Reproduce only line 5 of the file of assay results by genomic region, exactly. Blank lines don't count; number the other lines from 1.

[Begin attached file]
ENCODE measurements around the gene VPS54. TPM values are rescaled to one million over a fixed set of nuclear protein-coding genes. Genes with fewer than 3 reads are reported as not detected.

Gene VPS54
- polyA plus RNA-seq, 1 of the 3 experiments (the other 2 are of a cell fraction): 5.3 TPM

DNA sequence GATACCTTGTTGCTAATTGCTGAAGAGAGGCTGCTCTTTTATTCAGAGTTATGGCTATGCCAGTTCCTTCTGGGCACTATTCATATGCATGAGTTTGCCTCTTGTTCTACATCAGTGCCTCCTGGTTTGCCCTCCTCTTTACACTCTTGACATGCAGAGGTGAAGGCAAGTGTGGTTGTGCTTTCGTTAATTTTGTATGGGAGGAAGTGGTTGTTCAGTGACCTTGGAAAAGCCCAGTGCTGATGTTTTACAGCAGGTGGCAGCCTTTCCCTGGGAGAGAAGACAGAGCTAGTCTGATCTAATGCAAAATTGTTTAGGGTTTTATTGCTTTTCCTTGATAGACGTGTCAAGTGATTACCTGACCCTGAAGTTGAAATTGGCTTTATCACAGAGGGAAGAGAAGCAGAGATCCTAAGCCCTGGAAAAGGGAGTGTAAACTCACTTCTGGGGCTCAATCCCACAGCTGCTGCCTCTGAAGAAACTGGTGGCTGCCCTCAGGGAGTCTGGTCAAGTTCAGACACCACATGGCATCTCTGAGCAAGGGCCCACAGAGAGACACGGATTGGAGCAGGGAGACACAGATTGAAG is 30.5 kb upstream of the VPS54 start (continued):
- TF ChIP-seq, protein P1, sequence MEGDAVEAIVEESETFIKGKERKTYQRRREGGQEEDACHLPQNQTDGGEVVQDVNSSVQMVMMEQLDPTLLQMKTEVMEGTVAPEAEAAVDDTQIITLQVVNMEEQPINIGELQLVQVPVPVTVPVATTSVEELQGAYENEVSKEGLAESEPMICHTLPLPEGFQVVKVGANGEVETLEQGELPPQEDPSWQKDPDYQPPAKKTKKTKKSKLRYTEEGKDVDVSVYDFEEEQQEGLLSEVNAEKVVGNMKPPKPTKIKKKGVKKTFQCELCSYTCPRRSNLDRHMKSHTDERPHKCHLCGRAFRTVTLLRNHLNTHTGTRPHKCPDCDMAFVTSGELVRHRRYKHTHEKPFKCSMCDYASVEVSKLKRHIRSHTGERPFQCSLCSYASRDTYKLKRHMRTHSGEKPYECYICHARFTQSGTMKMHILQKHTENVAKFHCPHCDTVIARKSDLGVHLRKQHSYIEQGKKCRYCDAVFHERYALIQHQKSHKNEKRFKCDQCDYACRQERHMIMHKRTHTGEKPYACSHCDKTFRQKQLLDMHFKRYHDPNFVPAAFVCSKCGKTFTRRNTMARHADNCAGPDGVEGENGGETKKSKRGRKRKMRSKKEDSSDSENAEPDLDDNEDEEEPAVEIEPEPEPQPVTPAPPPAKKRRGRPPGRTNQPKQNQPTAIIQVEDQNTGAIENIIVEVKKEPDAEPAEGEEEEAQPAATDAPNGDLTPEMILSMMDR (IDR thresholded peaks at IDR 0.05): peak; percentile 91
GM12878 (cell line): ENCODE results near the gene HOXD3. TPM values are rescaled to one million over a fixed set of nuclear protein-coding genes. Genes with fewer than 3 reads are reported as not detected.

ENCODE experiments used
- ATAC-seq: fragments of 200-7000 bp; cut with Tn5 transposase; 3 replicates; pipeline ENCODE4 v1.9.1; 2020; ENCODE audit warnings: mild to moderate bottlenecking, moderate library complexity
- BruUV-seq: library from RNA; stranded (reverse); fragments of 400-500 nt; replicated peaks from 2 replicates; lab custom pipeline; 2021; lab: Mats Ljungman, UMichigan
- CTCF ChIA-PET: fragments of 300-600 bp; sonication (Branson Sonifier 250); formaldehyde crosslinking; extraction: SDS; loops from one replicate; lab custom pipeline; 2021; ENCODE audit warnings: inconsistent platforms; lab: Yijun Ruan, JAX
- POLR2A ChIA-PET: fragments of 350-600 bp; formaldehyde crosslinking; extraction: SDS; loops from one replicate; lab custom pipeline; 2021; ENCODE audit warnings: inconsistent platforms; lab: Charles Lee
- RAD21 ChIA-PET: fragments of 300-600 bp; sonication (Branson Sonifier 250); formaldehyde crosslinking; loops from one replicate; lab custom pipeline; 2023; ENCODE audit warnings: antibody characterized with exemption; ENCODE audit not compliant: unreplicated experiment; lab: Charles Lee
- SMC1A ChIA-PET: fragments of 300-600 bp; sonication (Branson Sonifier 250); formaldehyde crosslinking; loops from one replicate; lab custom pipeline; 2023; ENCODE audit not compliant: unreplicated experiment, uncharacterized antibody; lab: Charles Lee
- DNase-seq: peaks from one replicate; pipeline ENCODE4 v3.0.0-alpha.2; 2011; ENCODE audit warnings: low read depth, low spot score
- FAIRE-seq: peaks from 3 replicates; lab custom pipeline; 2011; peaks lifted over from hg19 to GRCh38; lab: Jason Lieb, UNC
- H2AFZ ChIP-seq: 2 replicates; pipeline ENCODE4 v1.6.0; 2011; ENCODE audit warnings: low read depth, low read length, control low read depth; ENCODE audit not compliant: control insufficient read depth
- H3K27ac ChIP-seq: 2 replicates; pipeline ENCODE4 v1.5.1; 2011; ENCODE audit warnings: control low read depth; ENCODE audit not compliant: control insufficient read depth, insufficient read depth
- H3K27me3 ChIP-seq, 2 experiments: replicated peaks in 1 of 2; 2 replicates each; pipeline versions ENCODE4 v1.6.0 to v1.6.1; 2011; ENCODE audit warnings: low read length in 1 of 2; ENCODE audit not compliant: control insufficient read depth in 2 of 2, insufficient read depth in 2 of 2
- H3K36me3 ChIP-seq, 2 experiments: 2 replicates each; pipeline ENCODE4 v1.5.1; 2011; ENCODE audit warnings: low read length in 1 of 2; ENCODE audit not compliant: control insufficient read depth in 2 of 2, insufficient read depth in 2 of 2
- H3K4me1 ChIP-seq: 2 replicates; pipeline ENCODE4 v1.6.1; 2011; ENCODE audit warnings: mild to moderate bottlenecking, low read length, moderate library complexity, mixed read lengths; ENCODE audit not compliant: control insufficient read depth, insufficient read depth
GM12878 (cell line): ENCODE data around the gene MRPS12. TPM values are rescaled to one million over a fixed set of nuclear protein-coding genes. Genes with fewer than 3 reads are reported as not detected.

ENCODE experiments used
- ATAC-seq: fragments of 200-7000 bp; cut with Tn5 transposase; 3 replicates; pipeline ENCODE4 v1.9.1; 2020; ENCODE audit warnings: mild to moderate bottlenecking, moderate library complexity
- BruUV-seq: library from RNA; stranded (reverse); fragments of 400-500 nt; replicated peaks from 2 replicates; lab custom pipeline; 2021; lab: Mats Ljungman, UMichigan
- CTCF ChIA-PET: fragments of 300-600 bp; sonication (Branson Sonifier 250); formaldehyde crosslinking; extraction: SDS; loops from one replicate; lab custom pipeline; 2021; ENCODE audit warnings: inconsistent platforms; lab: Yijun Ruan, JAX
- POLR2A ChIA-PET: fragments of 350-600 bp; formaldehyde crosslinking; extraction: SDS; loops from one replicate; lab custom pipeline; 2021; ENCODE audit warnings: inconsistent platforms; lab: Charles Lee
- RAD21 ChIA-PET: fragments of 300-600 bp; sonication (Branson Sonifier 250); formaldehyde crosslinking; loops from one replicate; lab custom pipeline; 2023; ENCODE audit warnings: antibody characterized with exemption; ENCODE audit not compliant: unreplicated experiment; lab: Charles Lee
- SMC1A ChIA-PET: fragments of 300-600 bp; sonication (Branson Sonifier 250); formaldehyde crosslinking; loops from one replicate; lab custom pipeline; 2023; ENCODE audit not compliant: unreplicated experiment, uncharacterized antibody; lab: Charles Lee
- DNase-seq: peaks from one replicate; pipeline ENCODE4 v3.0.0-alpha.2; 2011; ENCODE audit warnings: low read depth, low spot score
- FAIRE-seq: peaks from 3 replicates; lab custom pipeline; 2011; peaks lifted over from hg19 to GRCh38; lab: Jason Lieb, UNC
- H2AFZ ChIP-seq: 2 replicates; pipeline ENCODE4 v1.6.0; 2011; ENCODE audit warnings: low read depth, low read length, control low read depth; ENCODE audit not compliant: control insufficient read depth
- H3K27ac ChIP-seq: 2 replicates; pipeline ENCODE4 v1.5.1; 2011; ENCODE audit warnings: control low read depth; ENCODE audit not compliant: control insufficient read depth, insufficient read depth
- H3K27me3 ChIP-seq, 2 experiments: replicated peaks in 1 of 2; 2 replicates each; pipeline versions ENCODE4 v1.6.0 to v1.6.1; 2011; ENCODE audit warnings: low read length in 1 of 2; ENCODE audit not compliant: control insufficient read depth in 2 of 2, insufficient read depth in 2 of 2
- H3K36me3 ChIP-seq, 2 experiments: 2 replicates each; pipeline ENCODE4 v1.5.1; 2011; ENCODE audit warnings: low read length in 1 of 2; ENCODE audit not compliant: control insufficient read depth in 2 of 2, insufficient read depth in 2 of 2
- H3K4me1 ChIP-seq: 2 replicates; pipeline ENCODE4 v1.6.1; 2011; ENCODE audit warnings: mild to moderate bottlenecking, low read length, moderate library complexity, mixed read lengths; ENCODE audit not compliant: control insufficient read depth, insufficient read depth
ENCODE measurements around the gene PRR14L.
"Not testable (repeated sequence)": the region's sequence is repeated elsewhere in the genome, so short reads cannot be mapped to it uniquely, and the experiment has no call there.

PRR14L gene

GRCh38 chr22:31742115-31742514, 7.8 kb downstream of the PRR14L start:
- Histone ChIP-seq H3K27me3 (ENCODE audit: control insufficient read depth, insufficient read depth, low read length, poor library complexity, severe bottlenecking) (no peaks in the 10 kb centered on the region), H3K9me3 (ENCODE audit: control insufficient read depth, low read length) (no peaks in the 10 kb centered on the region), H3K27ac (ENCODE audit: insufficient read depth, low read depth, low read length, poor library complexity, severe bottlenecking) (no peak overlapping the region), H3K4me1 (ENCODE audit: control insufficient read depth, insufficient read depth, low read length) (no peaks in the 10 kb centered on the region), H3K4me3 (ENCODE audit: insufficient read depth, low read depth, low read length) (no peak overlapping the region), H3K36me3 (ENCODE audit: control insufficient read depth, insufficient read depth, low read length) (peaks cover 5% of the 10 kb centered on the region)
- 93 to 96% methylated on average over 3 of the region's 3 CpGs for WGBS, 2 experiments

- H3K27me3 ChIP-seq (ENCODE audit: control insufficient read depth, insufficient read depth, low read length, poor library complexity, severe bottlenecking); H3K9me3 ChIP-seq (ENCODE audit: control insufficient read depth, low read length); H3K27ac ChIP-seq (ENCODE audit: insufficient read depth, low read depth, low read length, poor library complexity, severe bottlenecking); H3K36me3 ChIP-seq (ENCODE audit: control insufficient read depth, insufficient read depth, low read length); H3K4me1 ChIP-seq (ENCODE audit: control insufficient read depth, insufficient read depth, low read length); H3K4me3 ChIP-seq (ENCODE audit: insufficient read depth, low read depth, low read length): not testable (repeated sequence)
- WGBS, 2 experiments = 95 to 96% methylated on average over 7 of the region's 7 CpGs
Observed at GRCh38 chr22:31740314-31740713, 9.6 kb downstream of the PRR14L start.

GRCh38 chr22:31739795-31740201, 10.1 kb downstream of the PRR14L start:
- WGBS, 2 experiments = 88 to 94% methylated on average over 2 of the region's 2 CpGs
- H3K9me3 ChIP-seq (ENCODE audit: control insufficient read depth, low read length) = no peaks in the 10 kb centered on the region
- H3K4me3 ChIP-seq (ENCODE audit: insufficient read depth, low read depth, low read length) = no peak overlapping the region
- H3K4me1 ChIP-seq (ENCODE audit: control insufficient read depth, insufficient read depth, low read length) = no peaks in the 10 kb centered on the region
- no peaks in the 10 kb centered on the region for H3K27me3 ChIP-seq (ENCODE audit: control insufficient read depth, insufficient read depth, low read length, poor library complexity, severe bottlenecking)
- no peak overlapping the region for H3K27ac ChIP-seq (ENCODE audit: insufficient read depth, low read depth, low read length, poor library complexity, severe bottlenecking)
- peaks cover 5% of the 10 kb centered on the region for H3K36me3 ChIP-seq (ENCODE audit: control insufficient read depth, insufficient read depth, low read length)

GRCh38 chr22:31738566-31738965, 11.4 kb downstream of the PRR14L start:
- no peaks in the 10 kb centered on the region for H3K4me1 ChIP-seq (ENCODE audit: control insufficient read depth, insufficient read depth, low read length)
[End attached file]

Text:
- TF ChIP-seq, protein P1, sequence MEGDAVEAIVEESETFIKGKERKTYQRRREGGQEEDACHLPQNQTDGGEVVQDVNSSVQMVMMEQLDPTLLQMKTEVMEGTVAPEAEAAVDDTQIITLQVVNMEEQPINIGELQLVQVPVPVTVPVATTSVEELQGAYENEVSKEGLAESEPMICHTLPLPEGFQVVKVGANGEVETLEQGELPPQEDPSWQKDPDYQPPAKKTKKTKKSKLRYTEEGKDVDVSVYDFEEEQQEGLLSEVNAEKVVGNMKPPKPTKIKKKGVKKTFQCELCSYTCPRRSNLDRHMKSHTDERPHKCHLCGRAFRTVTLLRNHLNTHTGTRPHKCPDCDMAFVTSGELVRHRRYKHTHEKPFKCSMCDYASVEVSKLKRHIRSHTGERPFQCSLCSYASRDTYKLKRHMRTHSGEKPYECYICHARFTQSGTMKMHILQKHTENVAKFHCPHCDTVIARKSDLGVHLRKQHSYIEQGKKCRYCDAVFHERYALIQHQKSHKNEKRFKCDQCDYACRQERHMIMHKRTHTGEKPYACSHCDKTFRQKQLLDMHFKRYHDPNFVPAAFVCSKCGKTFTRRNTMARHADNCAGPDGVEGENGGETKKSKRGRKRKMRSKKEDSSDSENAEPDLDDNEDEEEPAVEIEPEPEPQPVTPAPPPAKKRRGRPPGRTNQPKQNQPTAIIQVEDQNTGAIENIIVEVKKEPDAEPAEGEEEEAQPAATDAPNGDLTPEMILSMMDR (IDR thresholded peaks at IDR 0.05): peak; percentile 91